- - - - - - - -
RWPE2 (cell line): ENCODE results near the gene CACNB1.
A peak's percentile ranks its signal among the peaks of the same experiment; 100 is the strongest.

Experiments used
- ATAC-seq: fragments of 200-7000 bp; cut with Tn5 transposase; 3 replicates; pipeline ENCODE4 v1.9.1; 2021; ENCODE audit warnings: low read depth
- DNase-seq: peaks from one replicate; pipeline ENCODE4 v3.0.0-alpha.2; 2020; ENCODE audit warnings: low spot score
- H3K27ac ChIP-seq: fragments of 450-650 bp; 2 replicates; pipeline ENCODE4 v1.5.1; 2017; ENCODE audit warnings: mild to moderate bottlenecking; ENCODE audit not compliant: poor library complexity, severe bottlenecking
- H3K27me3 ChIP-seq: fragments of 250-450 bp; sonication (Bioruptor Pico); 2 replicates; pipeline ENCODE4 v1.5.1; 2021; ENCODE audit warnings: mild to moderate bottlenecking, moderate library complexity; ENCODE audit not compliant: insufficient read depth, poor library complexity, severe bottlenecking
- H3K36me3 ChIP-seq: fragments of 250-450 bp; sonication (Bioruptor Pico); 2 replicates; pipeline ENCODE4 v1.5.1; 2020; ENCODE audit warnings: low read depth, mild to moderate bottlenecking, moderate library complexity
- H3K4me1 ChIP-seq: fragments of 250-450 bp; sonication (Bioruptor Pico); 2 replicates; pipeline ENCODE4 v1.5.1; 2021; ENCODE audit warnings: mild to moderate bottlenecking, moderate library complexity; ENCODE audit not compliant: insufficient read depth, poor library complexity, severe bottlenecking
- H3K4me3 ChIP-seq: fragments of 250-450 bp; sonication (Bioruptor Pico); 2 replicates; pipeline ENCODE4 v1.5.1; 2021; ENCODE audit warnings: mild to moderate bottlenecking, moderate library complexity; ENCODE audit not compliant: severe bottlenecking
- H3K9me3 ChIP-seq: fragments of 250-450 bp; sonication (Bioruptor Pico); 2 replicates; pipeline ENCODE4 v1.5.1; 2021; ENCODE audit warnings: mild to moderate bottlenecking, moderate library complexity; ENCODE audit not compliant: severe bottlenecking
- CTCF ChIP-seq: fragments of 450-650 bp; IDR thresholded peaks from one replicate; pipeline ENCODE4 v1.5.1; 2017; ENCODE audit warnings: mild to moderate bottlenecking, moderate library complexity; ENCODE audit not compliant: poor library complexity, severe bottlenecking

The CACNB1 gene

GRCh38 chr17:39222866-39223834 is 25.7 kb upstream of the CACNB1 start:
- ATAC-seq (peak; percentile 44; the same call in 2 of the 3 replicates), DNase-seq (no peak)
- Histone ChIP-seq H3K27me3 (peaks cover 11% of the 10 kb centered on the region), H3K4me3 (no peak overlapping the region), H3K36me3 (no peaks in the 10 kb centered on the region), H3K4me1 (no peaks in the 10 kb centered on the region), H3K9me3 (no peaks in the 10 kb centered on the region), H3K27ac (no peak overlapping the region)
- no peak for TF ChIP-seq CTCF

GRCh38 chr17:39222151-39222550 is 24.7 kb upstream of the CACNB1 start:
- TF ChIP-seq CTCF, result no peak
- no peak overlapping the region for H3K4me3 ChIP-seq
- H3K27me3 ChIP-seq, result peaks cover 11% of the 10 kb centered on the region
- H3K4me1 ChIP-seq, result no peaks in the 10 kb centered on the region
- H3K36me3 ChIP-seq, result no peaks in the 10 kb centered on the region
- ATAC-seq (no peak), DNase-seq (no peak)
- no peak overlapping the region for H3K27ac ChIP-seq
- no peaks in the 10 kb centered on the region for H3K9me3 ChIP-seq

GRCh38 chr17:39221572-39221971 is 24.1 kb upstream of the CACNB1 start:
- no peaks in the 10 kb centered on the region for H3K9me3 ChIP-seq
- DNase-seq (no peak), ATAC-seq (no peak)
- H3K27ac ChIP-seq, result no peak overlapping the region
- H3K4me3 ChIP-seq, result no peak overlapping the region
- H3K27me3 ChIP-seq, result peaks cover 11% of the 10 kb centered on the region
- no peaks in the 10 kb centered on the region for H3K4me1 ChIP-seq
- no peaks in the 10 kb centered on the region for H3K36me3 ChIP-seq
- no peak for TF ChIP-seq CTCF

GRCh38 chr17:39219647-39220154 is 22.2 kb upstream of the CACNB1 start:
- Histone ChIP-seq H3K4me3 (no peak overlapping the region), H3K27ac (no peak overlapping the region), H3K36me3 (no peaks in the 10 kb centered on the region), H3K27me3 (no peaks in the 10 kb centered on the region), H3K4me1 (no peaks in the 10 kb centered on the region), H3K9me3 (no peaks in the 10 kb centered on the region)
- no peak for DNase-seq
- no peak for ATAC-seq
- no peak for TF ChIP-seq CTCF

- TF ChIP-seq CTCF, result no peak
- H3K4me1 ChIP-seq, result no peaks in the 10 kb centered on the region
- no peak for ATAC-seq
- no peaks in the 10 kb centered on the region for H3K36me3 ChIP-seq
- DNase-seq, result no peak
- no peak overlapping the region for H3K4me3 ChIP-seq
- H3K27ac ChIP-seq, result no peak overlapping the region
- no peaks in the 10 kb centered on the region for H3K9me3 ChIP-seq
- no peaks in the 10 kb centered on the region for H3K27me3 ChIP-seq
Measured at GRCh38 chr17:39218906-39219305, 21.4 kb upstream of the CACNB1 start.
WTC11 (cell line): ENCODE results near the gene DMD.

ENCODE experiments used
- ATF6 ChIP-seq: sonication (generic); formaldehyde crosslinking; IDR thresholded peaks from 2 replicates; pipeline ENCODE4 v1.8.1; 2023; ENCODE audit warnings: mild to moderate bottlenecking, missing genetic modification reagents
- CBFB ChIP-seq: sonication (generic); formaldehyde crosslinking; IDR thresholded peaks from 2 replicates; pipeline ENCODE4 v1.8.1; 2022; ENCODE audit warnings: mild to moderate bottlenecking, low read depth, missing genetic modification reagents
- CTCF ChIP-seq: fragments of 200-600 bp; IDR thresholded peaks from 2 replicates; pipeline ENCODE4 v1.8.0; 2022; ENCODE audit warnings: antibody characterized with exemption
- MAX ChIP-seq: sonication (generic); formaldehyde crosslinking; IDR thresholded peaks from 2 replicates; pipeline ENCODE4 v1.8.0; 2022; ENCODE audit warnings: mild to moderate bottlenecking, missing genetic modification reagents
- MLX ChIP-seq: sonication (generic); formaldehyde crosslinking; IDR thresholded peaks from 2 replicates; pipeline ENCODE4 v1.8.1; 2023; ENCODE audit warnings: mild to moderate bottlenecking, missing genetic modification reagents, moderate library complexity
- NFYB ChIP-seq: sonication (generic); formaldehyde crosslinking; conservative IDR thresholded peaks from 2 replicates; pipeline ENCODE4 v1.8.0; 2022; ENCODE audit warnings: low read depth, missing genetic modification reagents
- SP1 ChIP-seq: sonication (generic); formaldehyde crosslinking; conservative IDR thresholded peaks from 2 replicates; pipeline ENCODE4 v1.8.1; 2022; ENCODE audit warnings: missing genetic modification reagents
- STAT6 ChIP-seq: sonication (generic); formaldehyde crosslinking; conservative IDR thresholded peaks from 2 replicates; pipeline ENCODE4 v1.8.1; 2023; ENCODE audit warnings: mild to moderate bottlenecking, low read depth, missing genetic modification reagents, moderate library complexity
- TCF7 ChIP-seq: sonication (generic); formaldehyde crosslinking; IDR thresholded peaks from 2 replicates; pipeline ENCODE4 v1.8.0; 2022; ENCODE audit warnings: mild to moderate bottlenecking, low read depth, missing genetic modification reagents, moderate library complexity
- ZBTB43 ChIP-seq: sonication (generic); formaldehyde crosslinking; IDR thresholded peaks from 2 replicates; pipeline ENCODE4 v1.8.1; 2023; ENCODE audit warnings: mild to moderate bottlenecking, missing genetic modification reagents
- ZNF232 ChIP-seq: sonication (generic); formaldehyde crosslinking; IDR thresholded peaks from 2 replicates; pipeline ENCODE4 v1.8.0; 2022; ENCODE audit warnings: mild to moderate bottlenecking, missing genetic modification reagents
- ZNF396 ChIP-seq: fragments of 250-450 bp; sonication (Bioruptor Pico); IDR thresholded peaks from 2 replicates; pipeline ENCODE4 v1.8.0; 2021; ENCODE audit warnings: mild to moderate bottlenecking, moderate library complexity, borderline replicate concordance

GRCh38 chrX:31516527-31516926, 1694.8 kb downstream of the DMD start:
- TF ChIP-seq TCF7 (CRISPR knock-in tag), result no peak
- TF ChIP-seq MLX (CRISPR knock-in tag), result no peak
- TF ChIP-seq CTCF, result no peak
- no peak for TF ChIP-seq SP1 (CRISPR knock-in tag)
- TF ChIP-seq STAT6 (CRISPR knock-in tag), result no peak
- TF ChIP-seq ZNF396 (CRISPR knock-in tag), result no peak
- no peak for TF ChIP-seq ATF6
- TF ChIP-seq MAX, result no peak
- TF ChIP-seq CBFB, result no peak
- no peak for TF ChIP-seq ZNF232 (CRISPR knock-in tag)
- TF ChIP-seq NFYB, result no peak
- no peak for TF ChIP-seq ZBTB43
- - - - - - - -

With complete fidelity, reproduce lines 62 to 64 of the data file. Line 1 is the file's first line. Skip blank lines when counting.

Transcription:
- ZBTB43 ChIP-seq: sonication (generic); formaldehyde crosslinking; IDR thresholded peaks from 2 replicates; pipeline ENCODE4 v1.8.1; 2023; ENCODE audit warnings: mild to moderate bottlenecking, missing genetic modification reagents
- ZNF232 ChIP-seq: sonication (generic); formaldehyde crosslinking; IDR thresholded peaks from 2 replicates; pipeline ENCODE4 v1.8.0; 2022; ENCODE audit warnings: mild to moderate bottlenecking, missing genetic modification reagents
- ZNF396 ChIP-seq: fragments of 250-450 bp; sonication (Bioruptor Pico); IDR thresholded peaks from 2 replicates; pipeline ENCODE4 v1.8.0; 2021; ENCODE audit warnings: mild to moderate bottlenecking, moderate library complexity, borderline replicate concordance